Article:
A: Generally, we do not try to read the fundamentals in India. We never expect too much from the fundamentals and we don’t expect too much from government policy. India is a place where we don’t expect too much from what is a fairly messy political situation. We just try to find good quality companies that can grow regardless of what is happening on the macro front.
In terms of the Indian economic picture, it seems to be showing some sort of tentative signs of improvement whether that is exports that have started to bounce back, whether the rate of increase in wholesale prices is still declining. On the Budget deficit side, there are tentative signs that that is showing an improvement as a result of various measures such as the deregulation of diesel prices.
So, on balance, we think that the fundamental picture in India is probably improving. Lots of challenges remain but on balance things are getting better.
Q: Is it one of those markets which you would be overweight or do valuations make you skeptical about this market?
A: We are overweight and have been for many years on the basis that India is a country where we had a lot of success in identifying good quality companies, using the criteria that we have for assessing quality. That still remains the case.
As far as valuation is concerned from a relative perspective, Indian valuations are now a lot lower than they used to be. It wasn’t that long ago that the Indian valuations were close to double what they were elsewhere in the region, and it is now more like 20-30 percent premium.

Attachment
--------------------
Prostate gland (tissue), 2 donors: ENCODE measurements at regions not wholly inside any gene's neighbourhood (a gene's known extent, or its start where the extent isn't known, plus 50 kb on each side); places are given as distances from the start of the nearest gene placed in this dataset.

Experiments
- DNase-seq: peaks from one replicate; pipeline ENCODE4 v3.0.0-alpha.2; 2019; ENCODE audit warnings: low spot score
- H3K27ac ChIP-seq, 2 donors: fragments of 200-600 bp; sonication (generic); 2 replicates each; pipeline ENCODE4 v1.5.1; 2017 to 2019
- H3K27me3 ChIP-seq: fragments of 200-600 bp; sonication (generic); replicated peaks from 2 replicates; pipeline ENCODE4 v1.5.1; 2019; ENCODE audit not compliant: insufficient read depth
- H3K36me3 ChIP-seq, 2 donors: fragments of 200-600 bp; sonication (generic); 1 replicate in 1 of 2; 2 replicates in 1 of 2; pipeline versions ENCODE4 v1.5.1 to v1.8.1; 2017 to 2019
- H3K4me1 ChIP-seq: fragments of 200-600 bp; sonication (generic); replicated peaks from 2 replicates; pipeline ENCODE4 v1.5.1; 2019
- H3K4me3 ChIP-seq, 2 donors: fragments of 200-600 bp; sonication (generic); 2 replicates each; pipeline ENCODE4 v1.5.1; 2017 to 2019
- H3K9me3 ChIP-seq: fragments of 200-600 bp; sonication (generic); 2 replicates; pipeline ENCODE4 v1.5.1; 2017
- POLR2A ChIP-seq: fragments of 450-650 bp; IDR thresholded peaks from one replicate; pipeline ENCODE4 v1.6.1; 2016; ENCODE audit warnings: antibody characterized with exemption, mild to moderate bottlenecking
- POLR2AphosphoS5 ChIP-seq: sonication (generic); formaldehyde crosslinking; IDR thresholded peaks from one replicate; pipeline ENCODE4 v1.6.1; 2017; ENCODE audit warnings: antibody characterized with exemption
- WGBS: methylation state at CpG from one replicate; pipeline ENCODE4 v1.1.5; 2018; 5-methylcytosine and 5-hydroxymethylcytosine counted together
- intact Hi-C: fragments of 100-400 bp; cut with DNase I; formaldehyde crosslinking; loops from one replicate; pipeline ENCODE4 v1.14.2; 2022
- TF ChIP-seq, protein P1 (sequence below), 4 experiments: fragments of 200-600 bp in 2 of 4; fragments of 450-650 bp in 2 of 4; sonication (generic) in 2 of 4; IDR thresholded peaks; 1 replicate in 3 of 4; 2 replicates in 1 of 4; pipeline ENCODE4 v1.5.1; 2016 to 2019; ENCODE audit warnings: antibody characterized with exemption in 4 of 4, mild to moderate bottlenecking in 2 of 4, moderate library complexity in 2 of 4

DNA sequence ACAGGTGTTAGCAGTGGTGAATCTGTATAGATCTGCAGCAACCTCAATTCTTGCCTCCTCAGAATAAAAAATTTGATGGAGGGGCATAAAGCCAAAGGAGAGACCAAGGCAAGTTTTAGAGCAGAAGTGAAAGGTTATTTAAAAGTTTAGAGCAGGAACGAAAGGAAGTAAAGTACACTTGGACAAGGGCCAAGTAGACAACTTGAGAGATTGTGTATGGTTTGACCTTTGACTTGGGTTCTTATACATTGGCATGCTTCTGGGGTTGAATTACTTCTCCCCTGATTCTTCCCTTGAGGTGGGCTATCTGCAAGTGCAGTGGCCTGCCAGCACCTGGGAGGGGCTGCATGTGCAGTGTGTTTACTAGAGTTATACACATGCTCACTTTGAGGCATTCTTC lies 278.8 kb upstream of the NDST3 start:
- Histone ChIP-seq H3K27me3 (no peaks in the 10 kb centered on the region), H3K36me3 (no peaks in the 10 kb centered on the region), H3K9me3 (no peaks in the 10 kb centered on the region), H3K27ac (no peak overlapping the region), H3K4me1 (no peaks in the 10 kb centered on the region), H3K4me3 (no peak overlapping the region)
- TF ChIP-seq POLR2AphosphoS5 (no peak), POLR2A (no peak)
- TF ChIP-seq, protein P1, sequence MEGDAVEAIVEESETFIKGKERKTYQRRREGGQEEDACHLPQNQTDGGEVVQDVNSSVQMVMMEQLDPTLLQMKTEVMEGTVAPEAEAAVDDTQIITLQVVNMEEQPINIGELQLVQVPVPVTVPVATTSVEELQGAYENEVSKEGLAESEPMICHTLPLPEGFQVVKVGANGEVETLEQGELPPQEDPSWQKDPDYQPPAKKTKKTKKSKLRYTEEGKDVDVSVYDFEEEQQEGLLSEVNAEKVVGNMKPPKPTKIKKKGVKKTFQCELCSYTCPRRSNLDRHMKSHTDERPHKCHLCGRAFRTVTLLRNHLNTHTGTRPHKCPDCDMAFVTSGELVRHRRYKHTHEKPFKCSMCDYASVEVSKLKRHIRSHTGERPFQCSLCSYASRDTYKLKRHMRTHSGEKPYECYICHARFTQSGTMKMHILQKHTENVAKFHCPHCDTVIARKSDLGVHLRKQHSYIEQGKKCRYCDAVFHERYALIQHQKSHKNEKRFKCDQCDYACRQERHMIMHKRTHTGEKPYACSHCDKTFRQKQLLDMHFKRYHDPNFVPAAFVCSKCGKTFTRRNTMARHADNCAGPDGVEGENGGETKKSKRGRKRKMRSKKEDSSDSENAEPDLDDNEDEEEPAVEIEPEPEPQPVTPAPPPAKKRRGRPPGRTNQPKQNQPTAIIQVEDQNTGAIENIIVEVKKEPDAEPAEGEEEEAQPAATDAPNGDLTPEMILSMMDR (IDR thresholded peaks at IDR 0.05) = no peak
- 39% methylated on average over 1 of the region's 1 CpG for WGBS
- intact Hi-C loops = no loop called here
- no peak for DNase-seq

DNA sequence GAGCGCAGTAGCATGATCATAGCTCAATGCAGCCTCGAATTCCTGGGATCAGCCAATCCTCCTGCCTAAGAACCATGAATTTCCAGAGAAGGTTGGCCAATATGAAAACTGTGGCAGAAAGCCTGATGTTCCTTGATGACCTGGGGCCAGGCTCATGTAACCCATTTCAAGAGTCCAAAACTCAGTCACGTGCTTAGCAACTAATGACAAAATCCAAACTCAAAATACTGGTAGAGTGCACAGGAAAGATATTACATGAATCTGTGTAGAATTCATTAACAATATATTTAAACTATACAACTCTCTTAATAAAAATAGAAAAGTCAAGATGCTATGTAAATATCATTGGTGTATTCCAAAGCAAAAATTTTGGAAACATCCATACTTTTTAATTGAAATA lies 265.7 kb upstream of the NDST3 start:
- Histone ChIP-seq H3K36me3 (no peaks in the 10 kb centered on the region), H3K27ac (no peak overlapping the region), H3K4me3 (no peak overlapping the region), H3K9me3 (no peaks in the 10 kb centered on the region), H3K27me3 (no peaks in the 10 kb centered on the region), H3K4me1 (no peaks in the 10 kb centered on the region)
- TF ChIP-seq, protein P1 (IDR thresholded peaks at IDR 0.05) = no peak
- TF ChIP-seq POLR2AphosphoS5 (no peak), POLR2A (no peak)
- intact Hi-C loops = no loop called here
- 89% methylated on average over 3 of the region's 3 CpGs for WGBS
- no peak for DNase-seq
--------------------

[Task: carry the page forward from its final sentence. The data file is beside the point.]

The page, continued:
If you take into account the fact that the long-term growth potential in India is much better than it is elsewhere in the region; either because GDP per capita in India is much lower than the rest of the region because the demographics in India are much more favourable. Since 20-30 percent premium looks pretty cheap, we continue to like India and we continue to like Indian companies because of that.
Q: In the past, you have not made too many switches in terms of your sectoral or stock allocation, have you had reason to change that around though because of earning season, since there has been quite a bit of criticism on the quality of earnings this time around?
A: We do not tend to change things very much from month-to-month or even year-to-year and that is because we are long-term investors. We are buying companies hopefully to hold them forever. In reality, that is rarely the case but we hope to hold them forever. More often than not, we do end up able to hold them for at least five, probably more like ten years. So, we have not changed things very much, we might have tweaked ratings here and there.
However, as far as this issue of earnings quality is concerned, earnings growth has certainly fallen from what it used to be. We used to be talking about regularly getting 25 percent earnings growth, and you are a long way from getting back to that sort of level. However that is not surprising, I do not think we are ever going back to those sorts of levels on a sustainable basis.
I am not sure that earnings quality has fallen. It is more a matter of getting a natural decline in the growth rates of earnings.